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Taxon  Report  
Gilia cana  (M. E. Jones) A. Heller
Showy gilia
Gilia cana is an annual herb that is native to California, and endemic (limited) to California.
Siskiyou Del Norte Modoc Humboldt Shasta Lassen Trinity Plumas Tehama Butte Mendocino Glenn Sierra Yuba Lake Nevada Colusa Placer Sutter El Dorado Yolo Alpine Napa Sonoma Sacramento Mono Amador Solano Calaveras Tuolumne San Joaquin Marin Contra Costa Alameda Santa Cruz Mariposa Madera San Francisco San Mateo Merced Fresno Stanislaus Santa Clara Inyo San Benito Tulare Kings Monterey San Bernardino San Luis Obispo Kern Santa Barbara Ventura Los Angeles Riverside Orange San Diego Imperial

Bloom Period
Subspecies and Varieties:
Genus: Gilia
Family: Polemoniaceae  
Category: angiosperm  
PLANTS group:Dicot
Jepson eFlora section: eudicot

Communities: Creosote Bush Scrub, Yellow Pine Forest, Red Fir Forest, Lodgepole Forest, Pinyon-Juniper Woodland, Joshua Tree Woodland
Name Status:
Accepted by JEF + PLANTS

Information about  Gilia cana from other sources
Nursery availability from CNPLX
Commercial availability unknown.
Jepson eFlora


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[Wikipedia] Range, Description, Ecology: Gilia cana is a species of flowering plant in the phlox family known by the common name showy gilia. It is native to California and Nevada where it grows in open areas with gravelly and sandy soils, such as desert and rocky slopes.The Mojave Desert range of some subspecies may extend into Arizona. Description This wildflower, Gilia cana, grows a stout, branching stem reaching maximum heights around 30 centimeters. Most of the leaves are arranged in a clumpy rosette at the base of the plant. Each leaf is divided into leaflets with toothlike lobes. The lower part of the stem and leaves may have a coat of cobweb-like fibers. The herbage is glandular and has an unpleasant skunklike scent. The tops of the stem branches bear spreading inflorescences of glandular purple to pinkish-lavender flowers. Each flower has a short tubular throat which is yellow and blue inside and five slightly protruding stamens with bluish anthers. The fruit is a small, rounded capsule. It is an annual herb and flowers bloom March to August. Ecology Gilia cana is used as an exclusive food plant by the larvae of the Lepidoptera?butterfly species Schinia biundulata. (link added by Mary Ann Machi)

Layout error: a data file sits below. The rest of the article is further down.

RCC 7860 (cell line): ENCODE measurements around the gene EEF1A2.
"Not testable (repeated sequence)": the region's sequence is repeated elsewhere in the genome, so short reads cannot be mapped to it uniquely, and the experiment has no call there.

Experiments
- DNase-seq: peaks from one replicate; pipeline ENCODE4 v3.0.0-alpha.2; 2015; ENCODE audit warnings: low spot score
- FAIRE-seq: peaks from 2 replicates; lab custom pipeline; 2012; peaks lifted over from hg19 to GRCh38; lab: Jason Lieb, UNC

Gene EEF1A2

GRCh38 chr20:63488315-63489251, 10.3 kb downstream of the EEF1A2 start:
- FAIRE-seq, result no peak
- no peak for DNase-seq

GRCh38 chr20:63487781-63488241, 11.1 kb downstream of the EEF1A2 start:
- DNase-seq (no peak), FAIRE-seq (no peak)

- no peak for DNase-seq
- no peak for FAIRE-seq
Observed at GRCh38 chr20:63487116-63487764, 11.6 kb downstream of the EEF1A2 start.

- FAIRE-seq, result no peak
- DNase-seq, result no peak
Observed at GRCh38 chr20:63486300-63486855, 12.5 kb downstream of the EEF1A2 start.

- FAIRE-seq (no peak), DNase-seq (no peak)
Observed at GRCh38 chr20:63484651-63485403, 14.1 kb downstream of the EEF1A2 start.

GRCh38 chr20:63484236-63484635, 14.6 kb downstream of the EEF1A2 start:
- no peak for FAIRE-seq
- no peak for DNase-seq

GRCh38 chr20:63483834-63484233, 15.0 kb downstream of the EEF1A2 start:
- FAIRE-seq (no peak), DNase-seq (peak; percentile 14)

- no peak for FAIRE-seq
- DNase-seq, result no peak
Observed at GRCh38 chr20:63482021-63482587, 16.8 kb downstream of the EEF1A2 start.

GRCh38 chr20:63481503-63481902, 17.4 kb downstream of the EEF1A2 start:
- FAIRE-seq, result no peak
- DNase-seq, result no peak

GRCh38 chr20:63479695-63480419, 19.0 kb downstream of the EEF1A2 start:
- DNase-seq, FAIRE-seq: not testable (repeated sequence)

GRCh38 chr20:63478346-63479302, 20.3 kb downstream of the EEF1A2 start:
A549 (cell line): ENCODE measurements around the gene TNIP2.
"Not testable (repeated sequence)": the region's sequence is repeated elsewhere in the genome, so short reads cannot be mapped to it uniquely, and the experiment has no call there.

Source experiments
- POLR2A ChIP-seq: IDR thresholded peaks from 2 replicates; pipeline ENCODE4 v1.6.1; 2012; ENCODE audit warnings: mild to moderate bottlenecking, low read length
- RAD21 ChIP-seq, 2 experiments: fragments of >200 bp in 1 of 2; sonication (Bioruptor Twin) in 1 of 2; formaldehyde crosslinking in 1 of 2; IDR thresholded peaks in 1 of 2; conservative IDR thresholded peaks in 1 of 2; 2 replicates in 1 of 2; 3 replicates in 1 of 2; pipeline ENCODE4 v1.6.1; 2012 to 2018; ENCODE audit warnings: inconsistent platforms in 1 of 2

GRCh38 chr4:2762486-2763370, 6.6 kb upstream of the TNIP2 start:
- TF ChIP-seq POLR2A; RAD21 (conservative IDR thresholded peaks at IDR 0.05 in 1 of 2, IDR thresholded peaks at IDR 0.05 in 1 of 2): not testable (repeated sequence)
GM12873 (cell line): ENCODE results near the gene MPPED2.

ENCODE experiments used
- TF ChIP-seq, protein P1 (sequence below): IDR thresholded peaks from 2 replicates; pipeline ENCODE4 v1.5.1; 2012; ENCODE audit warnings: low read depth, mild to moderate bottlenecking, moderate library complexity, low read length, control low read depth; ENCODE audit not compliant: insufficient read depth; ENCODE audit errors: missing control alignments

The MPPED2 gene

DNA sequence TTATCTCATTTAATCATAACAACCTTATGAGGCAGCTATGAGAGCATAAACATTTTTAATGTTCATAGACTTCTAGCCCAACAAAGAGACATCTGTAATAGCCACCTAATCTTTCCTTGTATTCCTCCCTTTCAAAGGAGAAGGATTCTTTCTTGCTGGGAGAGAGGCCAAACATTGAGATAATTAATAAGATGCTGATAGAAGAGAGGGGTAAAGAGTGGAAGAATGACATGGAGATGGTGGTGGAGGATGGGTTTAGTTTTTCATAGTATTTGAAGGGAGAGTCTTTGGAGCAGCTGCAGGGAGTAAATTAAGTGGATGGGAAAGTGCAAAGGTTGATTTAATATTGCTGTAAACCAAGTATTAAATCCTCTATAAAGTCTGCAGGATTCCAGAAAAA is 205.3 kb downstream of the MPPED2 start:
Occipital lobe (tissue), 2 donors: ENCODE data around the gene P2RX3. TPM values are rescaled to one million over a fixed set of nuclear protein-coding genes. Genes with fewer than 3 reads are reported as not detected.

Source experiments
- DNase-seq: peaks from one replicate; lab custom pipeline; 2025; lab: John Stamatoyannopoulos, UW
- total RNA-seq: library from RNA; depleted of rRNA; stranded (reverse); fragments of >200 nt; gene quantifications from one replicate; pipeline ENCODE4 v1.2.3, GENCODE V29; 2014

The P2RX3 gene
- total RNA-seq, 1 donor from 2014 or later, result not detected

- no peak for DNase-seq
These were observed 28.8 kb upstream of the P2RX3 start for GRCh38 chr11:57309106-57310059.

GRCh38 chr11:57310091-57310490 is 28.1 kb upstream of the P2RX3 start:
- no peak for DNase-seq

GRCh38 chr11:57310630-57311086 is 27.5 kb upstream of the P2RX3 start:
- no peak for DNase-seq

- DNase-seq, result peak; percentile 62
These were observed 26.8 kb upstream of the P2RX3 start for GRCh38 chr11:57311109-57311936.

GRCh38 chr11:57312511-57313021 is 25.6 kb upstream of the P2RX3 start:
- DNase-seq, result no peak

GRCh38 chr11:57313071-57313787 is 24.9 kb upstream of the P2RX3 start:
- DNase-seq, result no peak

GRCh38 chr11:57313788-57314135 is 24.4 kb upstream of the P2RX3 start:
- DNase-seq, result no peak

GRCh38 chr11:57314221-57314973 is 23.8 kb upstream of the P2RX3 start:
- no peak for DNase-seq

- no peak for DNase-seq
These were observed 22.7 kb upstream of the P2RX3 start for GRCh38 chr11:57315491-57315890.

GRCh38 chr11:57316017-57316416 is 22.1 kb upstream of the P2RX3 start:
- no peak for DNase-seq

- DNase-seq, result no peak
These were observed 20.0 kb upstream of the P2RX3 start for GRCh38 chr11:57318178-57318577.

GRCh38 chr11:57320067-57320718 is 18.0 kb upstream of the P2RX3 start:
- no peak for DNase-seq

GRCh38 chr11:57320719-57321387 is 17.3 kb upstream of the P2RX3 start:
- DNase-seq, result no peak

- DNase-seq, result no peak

Suggested Citation
Calflora: Information on California plants for education, research and conservation, with data contributed by public and private institutions and individuals. [web application]. 2024. Berkeley, California: The Calflora Database [a non-profit organization]. Available: https://www.calflora.org/   (Accessed: 07/24/2024).